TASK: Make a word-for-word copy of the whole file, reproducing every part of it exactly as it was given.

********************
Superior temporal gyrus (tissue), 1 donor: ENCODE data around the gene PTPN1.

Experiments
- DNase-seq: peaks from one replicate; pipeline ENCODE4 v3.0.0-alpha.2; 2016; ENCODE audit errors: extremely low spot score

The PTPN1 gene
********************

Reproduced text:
Superior temporal gyrus (tissue), 1 donor: ENCODE data around the gene PTPN1.

Experiments
- DNase-seq: peaks from one replicate; pipeline ENCODE4 v3.0.0-alpha.2; 2016; ENCODE audit errors: extremely low spot score

The PTPN1 gene